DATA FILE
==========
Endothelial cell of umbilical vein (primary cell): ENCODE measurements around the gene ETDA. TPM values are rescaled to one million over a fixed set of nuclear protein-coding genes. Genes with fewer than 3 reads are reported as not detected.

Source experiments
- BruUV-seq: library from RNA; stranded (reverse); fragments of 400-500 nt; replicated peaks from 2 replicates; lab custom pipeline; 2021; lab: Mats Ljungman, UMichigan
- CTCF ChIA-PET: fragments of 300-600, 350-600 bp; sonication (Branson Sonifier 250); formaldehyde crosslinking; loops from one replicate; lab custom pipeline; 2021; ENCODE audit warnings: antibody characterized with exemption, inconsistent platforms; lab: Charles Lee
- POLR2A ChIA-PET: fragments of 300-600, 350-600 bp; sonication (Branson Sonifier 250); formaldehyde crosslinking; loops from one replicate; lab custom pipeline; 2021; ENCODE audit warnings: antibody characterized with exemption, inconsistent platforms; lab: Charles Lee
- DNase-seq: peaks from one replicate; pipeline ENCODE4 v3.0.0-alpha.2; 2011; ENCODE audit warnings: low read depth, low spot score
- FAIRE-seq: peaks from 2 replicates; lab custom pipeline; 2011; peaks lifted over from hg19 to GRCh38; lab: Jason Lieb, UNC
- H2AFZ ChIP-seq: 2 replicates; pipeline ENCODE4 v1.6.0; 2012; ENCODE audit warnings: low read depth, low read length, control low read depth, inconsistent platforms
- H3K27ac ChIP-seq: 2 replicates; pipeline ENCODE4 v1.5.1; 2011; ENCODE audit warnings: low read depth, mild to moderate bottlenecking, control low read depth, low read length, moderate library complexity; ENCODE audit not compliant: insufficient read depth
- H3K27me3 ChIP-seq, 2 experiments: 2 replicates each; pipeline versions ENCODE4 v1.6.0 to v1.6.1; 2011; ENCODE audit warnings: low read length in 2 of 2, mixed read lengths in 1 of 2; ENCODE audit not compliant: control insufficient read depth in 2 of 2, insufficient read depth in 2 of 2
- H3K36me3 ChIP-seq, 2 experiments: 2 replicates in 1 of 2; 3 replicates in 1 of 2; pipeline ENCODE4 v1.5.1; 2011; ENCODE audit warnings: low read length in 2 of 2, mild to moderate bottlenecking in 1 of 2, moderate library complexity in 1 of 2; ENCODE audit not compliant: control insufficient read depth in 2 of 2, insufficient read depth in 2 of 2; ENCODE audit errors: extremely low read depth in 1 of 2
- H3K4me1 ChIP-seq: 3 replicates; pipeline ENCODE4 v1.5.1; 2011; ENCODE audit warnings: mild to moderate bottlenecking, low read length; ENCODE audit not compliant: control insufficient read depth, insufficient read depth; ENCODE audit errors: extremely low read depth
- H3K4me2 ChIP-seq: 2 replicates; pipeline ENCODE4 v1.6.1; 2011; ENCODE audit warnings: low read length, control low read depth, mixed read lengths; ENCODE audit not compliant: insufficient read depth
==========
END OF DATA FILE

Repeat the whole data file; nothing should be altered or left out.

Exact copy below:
Endothelial cell of umbilical vein (primary cell): ENCODE measurements around the gene ETDA. TPM values are rescaled to one million over a fixed set of nuclear protein-coding genes. Genes with fewer than 3 reads are reported as not detected.

Source experiments
- BruUV-seq: library from RNA; stranded (reverse); fragments of 400-500 nt; replicated peaks from 2 replicates; lab custom pipeline; 2021; lab: Mats Ljungman, UMichigan
- CTCF ChIA-PET: fragments of 300-600, 350-600 bp; sonication (Branson Sonifier 250); formaldehyde crosslinking; loops from one replicate; lab custom pipeline; 2021; ENCODE audit warnings: antibody characterized with exemption, inconsistent platforms; lab: Charles Lee
- POLR2A ChIA-PET: fragments of 300-600, 350-600 bp; sonication (Branson Sonifier 250); formaldehyde crosslinking; loops from one replicate; lab custom pipeline; 2021; ENCODE audit warnings: antibody characterized with exemption, inconsistent platforms; lab: Charles Lee
- DNase-seq: peaks from one replicate; pipeline ENCODE4 v3.0.0-alpha.2; 2011; ENCODE audit warnings: low read depth, low spot score
- FAIRE-seq: peaks from 2 replicates; lab custom pipeline; 2011; peaks lifted over from hg19 to GRCh38; lab: Jason Lieb, UNC
- H2AFZ ChIP-seq: 2 replicates; pipeline ENCODE4 v1.6.0; 2012; ENCODE audit warnings: low read depth, low read length, control low read depth, inconsistent platforms
- H3K27ac ChIP-seq: 2 replicates; pipeline ENCODE4 v1.5.1; 2011; ENCODE audit warnings: low read depth, mild to moderate bottlenecking, control low read depth, low read length, moderate library complexity; ENCODE audit not compliant: insufficient read depth
- H3K27me3 ChIP-seq, 2 experiments: 2 replicates each; pipeline versions ENCODE4 v1.6.0 to v1.6.1; 2011; ENCODE audit warnings: low read length in 2 of 2, mixed read lengths in 1 of 2; ENCODE audit not compliant: control insufficient read depth in 2 of 2, insufficient read depth in 2 of 2
- H3K36me3 ChIP-seq, 2 experiments: 2 replicates in 1 of 2; 3 replicates in 1 of 2; pipeline ENCODE4 v1.5.1; 2011; ENCODE audit warnings: low read length in 2 of 2, mild to moderate bottlenecking in 1 of 2, moderate library complexity in 1 of 2; ENCODE audit not compliant: control insufficient read depth in 2 of 2, insufficient read depth in 2 of 2; ENCODE audit errors: extremely low read depth in 1 of 2
- H3K4me1 ChIP-seq: 3 replicates; pipeline ENCODE4 v1.5.1; 2011; ENCODE audit warnings: mild to moderate bottlenecking, low read length; ENCODE audit not compliant: control insufficient read depth, insufficient read depth; ENCODE audit errors: extremely low read depth
- H3K4me2 ChIP-seq: 2 replicates; pipeline ENCODE4 v1.6.1; 2011; ENCODE audit warnings: low read length, control low read depth, mixed read lengths; ENCODE audit not compliant: insufficient read depth